shopping Cramp bark - two varieties
Cramp bark, c/s, wild crafted image
[ 1411 ]Viburnum opulus

Cramp Bark Cut & Sifted, Wild Crafted

1/4 Pound:  $6.23 Pound:  $13.84 
Cramp bark, powder, wild crafted image
[ 1979 ]Viburnum opulus

Cramp Bark Powder, Wild Crafted

1/4 Pound:  $6.72 Pound:  $14.93 
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Wholesale Cramp bark

Viburnum opulus
plant overview
cramp bark for dyes, tinctures, and extracts

Cramp bark is a deciduous shrub native to Europe and naturalized in North America. The plant is known by many common names, the best known being Guelder Rose in honor of the Dutch city of Gueldersland where formal cultivation of the plant originated. Cramp bark is a national symbol of Ukraine, where the plant is called Kalyna and depicted in traditional folk art, most notably in embroidery. Historically, as the name suggests, the bark of this shrub is made into extracts and tinctures, while the dried berry is used to make dark dye and ink.

Clicking "learn more" next to each variety will take you to individual product pages for details.

A Bit of Botany

a little botanical information on cramp bark

Viburnum opulus is a species of flowering plant in the Adoxaceae family (formerly Caprifoliaceae). It is a deciduous shrub growing to 4–5 m (13–16 ft) tall. The leaves are opposite, three-lobed, 5–10 cm (2–4 in) long and broad, with a rounded base and coarsely serrated margins; they are superficially similar to the leaves of some maples, most easily distinguished by their somewhat wrinkled surface with impressed leaf venation. The leaf buds are green, with valvate bud scales.

The hermaphrodite flowers are white, produced in corymbs 4–11 cm (2–4 in) in diameter at the top of the stems; each corymb comprises a ring of outer sterile flowers 1.5–2 cm in diameter with conspicuous petals, surrounding a center of small (5 mm), fertile flowers; the flowers are produced in early summer, and pollinated by insects. The fruit is a globose bright red drupe 7–10 mm diameter, containing a single seed.

common names & nomenclature
The common name guelder rose relates to the Dutch province of Gelderland, where a popular cultivar, the snowball tree, supposedly originated.

Also known as:
european cranberrybush, snowball tree, whitten tree, guelder rose, squaw bush, pimbina, water elder, king’s crown, may rose

Cramp Bark, for dyes, tinctures, and extracts

Where in the World

habitat and range for cramp bark

Viburnum opulus is native to Europe, northern Africa and central Asia.

Cultivation & Harvesting

considerations for growing and harvesting cramp bark

Cramp bark grows in scrub, woodland, forest edge, as hedges, and in cultivated gardens in sun to part shade.

Cramp bark does well in most soils but is ill-adapted for poor soils and for dry situations. It prefers a deep rich moist loamy soil.

Sow seeds in a cold frame as soon as it is ripe. Germination can be slow, sometimes taking more than 18 months. Transplant into pots when large enough to handle. These plants can also be propagated by cuttings or layering.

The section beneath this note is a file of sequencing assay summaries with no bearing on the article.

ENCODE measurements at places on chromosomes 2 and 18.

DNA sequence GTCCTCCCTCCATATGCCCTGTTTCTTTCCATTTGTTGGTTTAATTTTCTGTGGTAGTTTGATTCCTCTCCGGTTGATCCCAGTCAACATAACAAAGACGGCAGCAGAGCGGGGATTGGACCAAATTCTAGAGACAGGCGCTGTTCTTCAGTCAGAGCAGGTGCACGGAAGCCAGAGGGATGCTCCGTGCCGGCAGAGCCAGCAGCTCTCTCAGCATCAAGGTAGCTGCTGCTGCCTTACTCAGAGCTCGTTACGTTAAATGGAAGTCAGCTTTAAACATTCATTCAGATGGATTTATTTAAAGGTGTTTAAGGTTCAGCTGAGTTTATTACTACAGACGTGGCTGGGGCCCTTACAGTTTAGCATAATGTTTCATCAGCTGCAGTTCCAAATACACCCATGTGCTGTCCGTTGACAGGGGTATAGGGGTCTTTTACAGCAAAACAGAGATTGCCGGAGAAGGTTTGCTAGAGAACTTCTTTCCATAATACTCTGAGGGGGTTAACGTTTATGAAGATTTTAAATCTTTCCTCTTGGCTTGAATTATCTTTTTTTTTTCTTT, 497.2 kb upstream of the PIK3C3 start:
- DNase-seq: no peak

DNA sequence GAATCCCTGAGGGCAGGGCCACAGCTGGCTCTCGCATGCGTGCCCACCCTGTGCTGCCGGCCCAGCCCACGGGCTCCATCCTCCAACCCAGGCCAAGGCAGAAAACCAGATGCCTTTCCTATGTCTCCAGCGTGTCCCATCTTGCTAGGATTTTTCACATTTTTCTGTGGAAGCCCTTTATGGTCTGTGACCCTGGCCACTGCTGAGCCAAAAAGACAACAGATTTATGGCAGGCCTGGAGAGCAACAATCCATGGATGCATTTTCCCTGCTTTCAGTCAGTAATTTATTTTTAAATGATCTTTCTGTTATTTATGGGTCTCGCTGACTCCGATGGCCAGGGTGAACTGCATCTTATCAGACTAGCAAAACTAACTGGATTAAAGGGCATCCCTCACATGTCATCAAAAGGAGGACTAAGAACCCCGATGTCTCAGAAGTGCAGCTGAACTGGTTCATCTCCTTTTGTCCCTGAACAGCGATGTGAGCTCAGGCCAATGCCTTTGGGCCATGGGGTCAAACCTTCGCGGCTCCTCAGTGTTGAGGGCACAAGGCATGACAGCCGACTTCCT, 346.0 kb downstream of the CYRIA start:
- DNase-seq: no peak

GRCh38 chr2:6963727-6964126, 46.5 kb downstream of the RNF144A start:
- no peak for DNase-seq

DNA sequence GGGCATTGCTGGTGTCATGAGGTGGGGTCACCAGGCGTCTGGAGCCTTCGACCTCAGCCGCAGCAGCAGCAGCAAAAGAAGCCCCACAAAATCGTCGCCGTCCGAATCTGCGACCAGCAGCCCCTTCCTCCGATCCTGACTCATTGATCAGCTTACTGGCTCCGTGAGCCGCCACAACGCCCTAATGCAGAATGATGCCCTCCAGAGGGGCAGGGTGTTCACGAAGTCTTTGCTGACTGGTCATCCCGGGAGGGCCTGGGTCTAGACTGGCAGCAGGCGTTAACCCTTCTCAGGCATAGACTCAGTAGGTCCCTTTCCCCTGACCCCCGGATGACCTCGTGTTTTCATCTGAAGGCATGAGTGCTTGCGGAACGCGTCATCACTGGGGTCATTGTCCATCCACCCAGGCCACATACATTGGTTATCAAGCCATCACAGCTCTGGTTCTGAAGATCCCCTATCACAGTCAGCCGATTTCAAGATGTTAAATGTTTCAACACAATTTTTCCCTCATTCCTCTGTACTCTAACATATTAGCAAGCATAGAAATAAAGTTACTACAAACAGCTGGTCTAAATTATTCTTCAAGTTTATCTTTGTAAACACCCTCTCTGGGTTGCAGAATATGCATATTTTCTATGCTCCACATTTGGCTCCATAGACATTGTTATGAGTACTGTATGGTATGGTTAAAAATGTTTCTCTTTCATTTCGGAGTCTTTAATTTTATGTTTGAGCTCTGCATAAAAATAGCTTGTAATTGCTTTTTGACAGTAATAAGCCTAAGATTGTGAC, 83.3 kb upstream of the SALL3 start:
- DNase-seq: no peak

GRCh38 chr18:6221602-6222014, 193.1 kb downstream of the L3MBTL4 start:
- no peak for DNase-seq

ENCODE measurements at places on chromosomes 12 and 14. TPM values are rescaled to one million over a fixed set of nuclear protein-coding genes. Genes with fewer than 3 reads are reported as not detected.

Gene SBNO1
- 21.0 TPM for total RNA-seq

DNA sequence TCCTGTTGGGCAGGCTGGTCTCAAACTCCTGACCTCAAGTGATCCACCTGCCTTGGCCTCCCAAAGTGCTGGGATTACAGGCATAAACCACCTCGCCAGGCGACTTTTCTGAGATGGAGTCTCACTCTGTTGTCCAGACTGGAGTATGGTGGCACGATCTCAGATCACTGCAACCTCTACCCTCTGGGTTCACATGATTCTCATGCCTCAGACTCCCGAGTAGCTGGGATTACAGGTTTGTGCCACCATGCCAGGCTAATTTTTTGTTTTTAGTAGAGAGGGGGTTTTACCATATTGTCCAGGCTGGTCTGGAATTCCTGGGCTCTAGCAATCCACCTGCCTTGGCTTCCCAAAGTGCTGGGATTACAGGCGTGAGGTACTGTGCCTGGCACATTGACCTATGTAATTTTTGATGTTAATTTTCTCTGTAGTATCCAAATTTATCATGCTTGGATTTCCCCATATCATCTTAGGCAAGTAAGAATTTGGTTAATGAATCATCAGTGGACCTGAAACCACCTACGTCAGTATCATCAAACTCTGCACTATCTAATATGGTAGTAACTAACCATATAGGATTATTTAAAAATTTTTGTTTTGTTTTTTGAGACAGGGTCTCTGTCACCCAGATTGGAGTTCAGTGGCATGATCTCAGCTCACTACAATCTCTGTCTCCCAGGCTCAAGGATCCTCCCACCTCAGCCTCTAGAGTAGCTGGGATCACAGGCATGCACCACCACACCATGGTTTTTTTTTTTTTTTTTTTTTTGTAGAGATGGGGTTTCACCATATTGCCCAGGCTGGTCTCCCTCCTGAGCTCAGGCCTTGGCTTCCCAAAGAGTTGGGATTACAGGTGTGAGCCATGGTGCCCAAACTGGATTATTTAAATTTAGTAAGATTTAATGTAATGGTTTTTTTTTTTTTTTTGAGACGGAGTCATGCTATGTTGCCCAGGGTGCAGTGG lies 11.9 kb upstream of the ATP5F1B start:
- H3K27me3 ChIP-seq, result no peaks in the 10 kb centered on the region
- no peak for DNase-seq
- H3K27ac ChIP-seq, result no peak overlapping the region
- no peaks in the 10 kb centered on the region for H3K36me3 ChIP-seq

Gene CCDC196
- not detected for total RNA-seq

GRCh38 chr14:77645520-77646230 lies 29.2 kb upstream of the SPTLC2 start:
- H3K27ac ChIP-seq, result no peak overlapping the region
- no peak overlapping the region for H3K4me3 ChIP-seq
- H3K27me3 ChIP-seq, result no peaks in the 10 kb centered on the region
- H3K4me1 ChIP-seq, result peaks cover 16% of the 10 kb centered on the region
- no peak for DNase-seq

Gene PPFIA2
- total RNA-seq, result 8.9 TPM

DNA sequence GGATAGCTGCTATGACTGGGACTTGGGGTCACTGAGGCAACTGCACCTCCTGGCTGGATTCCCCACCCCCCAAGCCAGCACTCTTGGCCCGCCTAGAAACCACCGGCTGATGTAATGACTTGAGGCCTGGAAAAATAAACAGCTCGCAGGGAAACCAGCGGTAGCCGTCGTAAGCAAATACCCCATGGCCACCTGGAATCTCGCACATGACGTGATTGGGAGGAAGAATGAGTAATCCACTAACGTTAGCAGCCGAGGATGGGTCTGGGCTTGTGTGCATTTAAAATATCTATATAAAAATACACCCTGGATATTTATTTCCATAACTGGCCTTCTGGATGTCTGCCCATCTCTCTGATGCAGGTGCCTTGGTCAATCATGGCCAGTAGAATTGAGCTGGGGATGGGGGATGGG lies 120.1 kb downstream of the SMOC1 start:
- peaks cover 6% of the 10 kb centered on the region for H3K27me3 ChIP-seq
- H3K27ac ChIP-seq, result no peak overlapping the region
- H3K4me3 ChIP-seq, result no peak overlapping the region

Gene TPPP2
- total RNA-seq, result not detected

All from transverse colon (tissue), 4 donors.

The bark is stripped from the tree in fall or early spring, then dried and cut into small pieces or powdered.

Store dried cramp bark pieces or dried cramp bark powder in an airtight container in a cool, dry place.

The Rest of the Story

cramp bark history, folklore, literature & more

Cramp bark is a shrub native to the woodlands and thickets of Asia, Europe and North America and a member the Viburnum genus. Since the small tree sports leaves that resemble maple, globe-shaped flower heads and colorful berries, the plant has earned a place as a garden ornamental. However, the berries are used to make jelly and the dried bark is used for medicinal purposes. In fact, as the common name implies, cramp bark is a traditional remedy for menstrual cramps. Other common names for Viburnum opulus include European Cranberrybush, Snowball Tree, Whitten Tree, Guelder Rose, Squaw Bush and Pimbina.

The dried cramp bark is traditionally used as a muscle relaxant and antispasmodic, sometimes in combination with valerian. The Meskwaki tribe of Wisconsin used cramp bark to treat menstrual cramps, arthritis and back pain, while the Penobscot people of Maine used the herb to counter swollen lymph glands and gout.

The Iroquois specifically used the bark to treat a prolapsed uterus post-childbirth. Due to the ability of cramp bark to ease contractions of the uterus, it was also used to prevent miscarriage. However, since the safety of this herb during pregnancy has not been established, it should be avoided.

The active principles in cramp bark are catechin tannins, hydroquinones and coumarin compounds. According to an early study published in the Journal of Medicinal Chemistry, the antispasmodic properties of cramp bark are due to the presence of coumarin scopoletin. More recently, Chinese scientists have found that this compound effectively reduces pain, inflammation and uric acid levels associated with rheumatoid arthritis.

A decoction of cramp bark may be taken in four fluid ounce doses, four to six times per day, during menstruation. Note that this herb may increase the effects of certain medications, such as blood-thinning drugs and diuretics.

for educational purposes only

This information has not been evaluated by the Food and Drug Administration. This information is not intended to diagnose, treat, cure, or prevent any disease.

please be advised:  Before making any changes to your diet you should always consult with your doctor, especially if you are pregnant, nursing or have existing conditions.

All reviews solely reflect the views and opinions expressed by the reviewer and not that of Monterey Bay Herb Co. We do not verify or endorse any claims made by any reviewer. None of these statements have been evaluated by the FDA and are not intended to diagnose, treat, cure, or prevent any disease or health condition.